After his talk, there’s a discussion on how to name genes in the context of pan-genomes. Cristobal says the role in Ensembl will be critical in this context.
Sebastian Raubach, JHI
Talks about Germinate v3 https://ics.hutton.ac.uk/get-germinate, a one-stop database schema for plant genetic resources, with powerful visualizations. It supports BrAPI, Multi-Crop Passport Descriptors (MCPD) and Dublin Core Metadata Initiative (DCMI). It comprises 3 modules: Scan (bar codes), Data Import and Germinate. It is used by 100+ groups working on different crops around the world, including wheat and maize at CIMMYT. Data can be exported to Helium, Flapjack, R, Excel, BraPI, google maps. It supports custom, restricted data access.

Keywan Hassani-Pak, Rohampstead
He talks about KnetMiner3.0 (http://knetminer.rothamsted.ac.uk) and does a quick 5-minute off-line demo. He shows case the evidence view, which is an enrichment analysis, and the keyword search to get more specific search results.
He then makes a DFW progress report on behalf of Rob Davey (EI), including https://grassroots.tools, which is about making data publicly available, and http://cyverseuk.org

Paul Wilkinson, U Bristol
He talks about http://www.cerealsdb.uk.net/cerealgenomics/CerealsDB/indexNEW.php, built with Perl and PHP on top a database. He focuses specifically on the most recently added features, including a QTL database made in collaboration with the JIC and EI (which links out to Ensembl Plants), online dendrograms (http://www.cerealsdb.uk.net/cerealgenomics/CerealsDB/35K_dendrogram.php) and an introgression plotter. The latter will become available soon and allows visualizing genomic regions introgressed in crosses. It produces nice circular plots and heatmaps.

Mario Caccamo, NIAB
He starts by talking about http://wheatis.org, which is part of the 2011 launched wheat initiative. There are 5 nodes across EU and US, including Ensembl Plants and Gramene. He then moves to the recent work regarding a group of experts around wheat gene nomenclature with the Wheat Gene Catalogue https://shigen.nig.ac.jp/wheat/komugi/genes/symbolClassList.jsp
Roughly, 10-15% of the loci in the catalogue correspond to current gene models, not always on a 1-to-1 relation.

Kim Hammond-Kosack, Rothampsted
She talks about PHI-base (http://www.phi-base.org) on pathogens-host interactions. Hosts are plants half of the time, not only cereals. Main use is to lookup of mutant-phenotypes relationships. They use a scale of 9 phenotypes, including negative results. They have a tool (PHI-canto) to allow users to annotate their own results with controlled vocabularies. It complies with FAIR Data principles.

Keith Edwards, U Bristol (plenary talk)
He talks about the genomic challenges in wheat and how we are discovering the actual diversity of wheats thanks to the marker technologies. This is in contrast to what was thought earlier, that they lacked variability. Today the can scan 98K KASP markers in 1 day and we now that this species, despite being only 10K yr old and having gone through 1-2 hybridizations, has a massive diversity. This is probably due to hybrid swarms, populations of hybrids that interbreed and backcross with their parents (diploid & tetraploids). He shows two examples of extensive introgressions in chromosomes of elite cultivar Cadenza and two ancient wheats:  Watkins 199 and Chaff 1790 from Rothampsted. He concludes that variation was already there 10K yr ago, is not new, and that there is forced gene flow between wheat and its parents and close species, mostly the tetraploids. These introgressed regions do not usually recombine, as they are too divergent (over 0.5%), and impose a LEGO-like genome, with recombination restricted to certain windows.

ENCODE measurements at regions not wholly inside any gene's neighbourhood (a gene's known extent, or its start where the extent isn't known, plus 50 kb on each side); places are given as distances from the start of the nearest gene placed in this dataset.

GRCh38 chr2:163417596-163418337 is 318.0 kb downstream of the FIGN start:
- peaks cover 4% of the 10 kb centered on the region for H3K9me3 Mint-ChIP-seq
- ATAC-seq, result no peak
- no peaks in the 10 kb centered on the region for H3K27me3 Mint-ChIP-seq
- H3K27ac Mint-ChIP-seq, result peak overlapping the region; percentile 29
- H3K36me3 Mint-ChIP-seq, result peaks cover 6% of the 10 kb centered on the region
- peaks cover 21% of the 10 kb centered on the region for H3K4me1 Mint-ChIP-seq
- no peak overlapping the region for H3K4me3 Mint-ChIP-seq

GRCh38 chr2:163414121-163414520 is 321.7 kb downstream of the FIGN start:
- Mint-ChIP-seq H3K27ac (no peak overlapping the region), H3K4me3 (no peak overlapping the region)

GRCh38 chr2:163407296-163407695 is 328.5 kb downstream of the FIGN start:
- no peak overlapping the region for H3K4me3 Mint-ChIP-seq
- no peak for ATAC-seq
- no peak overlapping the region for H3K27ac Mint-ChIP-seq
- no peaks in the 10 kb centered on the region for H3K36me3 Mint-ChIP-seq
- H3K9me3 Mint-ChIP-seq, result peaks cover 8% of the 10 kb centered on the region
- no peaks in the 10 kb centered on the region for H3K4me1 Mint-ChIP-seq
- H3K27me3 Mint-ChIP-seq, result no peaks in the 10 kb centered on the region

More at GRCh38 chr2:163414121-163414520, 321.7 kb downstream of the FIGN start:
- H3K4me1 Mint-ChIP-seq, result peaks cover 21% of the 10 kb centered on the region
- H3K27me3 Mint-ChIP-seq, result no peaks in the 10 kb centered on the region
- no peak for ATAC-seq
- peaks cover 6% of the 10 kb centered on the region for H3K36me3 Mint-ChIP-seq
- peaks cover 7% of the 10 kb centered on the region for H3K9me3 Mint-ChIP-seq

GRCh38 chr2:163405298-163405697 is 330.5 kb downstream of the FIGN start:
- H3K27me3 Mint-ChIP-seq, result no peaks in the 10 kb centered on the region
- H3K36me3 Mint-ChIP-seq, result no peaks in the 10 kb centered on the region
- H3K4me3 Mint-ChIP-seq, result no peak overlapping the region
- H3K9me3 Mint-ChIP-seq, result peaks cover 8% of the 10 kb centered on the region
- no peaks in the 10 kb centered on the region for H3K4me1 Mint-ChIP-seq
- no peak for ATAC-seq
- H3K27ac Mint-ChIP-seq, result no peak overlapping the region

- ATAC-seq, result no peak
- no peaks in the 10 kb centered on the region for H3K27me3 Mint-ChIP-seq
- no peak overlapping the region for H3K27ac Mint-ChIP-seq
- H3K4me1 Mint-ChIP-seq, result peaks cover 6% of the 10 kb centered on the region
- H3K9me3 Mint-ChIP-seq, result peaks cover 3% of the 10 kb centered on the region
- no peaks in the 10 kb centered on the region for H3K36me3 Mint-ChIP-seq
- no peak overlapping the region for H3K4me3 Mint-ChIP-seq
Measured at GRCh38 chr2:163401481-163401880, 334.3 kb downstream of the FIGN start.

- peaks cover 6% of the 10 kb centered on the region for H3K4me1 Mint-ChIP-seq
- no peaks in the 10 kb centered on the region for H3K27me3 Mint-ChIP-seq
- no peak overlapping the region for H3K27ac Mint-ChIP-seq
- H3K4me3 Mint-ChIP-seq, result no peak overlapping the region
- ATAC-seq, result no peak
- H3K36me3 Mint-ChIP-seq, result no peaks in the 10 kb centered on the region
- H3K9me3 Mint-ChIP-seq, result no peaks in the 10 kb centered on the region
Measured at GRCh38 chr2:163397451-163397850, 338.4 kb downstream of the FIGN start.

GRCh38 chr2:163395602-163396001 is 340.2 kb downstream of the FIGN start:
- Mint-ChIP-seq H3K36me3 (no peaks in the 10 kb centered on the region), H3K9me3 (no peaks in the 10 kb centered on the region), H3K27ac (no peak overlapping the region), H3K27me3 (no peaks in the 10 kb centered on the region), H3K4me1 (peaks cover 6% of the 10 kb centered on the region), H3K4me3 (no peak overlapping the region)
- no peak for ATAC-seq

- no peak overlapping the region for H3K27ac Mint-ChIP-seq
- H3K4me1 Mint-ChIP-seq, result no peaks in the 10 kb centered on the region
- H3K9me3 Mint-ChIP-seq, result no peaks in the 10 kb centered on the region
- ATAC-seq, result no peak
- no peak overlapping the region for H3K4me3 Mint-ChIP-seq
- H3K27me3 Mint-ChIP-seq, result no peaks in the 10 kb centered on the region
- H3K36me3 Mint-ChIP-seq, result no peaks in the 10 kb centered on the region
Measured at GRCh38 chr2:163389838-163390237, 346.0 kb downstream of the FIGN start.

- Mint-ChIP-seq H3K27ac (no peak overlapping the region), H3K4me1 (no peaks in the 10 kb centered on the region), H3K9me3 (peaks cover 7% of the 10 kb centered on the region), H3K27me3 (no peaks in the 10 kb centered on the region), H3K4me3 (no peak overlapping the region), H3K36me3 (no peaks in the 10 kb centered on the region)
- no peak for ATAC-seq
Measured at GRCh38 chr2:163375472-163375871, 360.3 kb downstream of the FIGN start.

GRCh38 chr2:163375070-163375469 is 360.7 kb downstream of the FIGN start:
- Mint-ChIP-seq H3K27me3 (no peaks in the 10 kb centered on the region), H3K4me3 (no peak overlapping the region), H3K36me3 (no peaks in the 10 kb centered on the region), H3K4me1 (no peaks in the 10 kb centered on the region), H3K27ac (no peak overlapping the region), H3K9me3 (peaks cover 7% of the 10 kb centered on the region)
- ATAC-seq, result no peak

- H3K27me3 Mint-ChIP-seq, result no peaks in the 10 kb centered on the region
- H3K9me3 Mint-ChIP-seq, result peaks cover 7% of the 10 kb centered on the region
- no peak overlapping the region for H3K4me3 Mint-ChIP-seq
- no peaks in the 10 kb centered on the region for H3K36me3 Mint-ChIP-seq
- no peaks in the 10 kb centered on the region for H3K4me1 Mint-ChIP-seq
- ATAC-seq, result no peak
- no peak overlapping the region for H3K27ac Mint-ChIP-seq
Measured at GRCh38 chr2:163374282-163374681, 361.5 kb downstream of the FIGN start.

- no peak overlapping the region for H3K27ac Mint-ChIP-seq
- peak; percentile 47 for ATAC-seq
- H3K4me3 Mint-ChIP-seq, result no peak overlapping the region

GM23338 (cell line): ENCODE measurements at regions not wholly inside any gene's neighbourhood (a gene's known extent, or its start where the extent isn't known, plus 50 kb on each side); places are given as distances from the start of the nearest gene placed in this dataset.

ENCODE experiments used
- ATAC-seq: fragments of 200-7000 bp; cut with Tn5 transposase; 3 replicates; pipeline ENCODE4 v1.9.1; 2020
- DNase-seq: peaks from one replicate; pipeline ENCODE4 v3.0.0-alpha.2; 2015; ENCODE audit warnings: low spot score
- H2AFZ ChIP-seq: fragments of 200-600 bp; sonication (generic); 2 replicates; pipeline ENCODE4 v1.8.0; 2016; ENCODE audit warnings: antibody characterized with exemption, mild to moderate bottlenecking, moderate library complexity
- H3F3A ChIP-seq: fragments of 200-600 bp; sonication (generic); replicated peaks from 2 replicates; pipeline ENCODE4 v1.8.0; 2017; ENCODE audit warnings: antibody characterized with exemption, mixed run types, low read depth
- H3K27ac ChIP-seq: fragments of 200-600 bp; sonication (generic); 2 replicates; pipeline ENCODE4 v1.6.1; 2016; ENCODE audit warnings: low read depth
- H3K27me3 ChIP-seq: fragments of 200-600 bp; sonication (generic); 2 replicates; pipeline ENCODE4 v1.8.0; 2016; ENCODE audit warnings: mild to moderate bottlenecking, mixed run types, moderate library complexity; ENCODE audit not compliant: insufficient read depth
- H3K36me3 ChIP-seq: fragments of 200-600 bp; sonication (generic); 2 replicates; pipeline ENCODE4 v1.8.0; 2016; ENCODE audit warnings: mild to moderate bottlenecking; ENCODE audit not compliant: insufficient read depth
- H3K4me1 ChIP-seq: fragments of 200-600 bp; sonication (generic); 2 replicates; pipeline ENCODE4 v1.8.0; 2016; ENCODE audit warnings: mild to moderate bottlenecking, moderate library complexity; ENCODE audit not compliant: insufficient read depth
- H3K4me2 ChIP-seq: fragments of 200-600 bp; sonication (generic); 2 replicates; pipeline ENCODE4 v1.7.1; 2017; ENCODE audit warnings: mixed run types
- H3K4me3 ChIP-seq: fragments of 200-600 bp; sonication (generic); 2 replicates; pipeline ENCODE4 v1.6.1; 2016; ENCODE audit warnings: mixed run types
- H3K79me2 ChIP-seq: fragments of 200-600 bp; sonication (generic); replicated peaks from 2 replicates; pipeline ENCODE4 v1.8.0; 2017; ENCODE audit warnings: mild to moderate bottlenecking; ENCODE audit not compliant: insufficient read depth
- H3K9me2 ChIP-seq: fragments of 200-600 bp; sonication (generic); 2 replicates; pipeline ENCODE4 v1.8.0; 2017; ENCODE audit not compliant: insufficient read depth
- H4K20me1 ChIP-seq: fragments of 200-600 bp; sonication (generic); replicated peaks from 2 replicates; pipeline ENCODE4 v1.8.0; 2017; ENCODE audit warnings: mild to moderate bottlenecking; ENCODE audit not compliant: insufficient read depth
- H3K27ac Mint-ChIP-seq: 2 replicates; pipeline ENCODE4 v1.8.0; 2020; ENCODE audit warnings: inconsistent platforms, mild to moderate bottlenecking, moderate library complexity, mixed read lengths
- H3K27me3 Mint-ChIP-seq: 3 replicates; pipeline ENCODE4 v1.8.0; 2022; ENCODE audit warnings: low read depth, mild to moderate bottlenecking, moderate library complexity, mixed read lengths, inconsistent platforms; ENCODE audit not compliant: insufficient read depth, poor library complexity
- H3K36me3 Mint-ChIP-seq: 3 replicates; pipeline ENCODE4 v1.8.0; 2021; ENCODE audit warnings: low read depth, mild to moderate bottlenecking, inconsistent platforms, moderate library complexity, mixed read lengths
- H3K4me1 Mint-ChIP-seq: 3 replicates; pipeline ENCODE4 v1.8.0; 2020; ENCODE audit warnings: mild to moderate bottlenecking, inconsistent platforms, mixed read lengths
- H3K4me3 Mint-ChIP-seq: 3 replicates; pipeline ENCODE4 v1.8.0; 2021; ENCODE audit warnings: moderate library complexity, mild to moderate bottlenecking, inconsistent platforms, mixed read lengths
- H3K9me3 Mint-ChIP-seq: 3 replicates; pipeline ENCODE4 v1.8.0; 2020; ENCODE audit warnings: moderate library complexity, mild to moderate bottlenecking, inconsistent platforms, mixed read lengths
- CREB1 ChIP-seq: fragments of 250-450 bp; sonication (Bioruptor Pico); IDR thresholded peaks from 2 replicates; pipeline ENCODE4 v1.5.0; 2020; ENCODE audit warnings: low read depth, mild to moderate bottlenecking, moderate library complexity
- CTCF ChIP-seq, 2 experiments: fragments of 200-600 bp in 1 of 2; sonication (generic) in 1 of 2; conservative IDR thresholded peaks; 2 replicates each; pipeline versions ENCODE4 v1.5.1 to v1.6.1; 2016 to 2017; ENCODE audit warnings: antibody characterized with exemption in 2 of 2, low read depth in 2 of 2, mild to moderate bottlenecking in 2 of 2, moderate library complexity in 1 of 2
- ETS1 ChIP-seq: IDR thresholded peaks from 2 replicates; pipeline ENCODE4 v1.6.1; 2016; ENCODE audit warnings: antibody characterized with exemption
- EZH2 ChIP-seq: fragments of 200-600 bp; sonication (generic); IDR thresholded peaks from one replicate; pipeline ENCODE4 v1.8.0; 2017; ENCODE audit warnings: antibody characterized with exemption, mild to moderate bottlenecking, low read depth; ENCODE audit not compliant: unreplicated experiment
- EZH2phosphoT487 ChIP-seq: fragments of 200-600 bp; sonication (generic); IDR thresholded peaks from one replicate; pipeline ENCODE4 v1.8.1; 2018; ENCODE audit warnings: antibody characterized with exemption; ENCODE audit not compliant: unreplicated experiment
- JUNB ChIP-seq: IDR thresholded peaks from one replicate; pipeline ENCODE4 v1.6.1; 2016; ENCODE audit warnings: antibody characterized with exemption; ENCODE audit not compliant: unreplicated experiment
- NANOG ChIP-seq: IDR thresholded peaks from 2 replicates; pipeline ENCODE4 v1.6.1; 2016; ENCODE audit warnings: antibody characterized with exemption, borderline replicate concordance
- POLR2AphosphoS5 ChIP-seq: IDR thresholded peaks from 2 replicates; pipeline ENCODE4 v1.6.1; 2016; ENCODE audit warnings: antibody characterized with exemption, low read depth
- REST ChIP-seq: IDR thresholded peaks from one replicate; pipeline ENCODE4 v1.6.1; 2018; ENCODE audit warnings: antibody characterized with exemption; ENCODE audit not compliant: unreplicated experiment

Source: http://www.earlham.ac.uk/articles/earlham-institute-lego-sequencer

16 de abril de 2019

mapeo de coordenadas entre ensamblajes

una tarea con la que tropiezas a menudo cuando trabajas en genómica es la de traducir unas coordenadas de una versión del genoma a las coordenadas equivalentes de otra versión.

Ejemplo de mapeo entre dos versiones o ensamblajes del mismo genoma, tomado de http://ensemblgenomes.org/info/data/assembly_mapping.

En la figura se resume el problema. Es importante darse cuenta de que puede haber elementos en la versión n que estén ausentes en la n+1, o viceversa. Con esa salvedad, podemos traducir coordenadas en Ensembl de manera sencilla usando la interfaz REST: https://rest.ensembl.org/documentation/info/assembly_map

Por ejemplo, para convertir el fragmento 1-10 del cromosoma 1 de cebada de la versión de 2012 (ASM32608v1) a la de 2017 (IBSC_v2), podríamos hacer:

$ wget -q --header='Content-type:application/json' \
  'https://rest.ensembl.org/map/hordeum_vulgare/ASM32608v1/1:1..10/IBSC_v2?'  -O -

Obtenemos los resultados en formato JSON:


Puedes averiguar los nombres de las diferentes versiones soportadas en la herramienta Tools->AssemblyConverter (por ejemplo en humano, plantas),

hasta pronto,